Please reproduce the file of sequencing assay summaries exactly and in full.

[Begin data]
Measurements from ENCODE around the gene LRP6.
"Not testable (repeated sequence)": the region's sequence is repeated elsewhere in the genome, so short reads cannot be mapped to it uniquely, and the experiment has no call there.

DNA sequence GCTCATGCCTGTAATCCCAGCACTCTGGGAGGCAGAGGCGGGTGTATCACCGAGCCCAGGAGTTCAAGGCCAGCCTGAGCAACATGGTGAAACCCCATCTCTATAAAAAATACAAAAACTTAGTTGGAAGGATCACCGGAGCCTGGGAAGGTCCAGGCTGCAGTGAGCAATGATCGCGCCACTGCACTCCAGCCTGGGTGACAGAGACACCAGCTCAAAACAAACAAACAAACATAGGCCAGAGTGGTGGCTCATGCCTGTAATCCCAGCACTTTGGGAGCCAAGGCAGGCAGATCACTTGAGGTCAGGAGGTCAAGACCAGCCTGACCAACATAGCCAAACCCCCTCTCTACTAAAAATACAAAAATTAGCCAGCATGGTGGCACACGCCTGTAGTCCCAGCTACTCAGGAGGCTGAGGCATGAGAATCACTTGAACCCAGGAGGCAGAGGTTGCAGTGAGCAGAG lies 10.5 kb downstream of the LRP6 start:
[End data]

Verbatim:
Measurements from ENCODE around the gene LRP6.
"Not testable (repeated sequence)": the region's sequence is repeated elsewhere in the genome, so short reads cannot be mapped to it uniquely, and the experiment has no call there.

DNA sequence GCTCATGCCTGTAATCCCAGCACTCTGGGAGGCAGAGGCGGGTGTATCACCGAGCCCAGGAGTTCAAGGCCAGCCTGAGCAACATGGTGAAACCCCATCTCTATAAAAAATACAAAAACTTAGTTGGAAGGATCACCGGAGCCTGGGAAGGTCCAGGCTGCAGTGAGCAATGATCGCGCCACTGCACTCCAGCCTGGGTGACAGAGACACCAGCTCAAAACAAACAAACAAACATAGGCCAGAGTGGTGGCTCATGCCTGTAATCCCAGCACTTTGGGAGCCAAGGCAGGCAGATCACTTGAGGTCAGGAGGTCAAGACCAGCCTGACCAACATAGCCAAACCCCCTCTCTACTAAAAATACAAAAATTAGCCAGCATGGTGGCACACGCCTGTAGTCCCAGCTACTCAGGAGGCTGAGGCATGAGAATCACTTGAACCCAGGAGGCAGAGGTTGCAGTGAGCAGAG lies 10.5 kb downstream of the LRP6 start: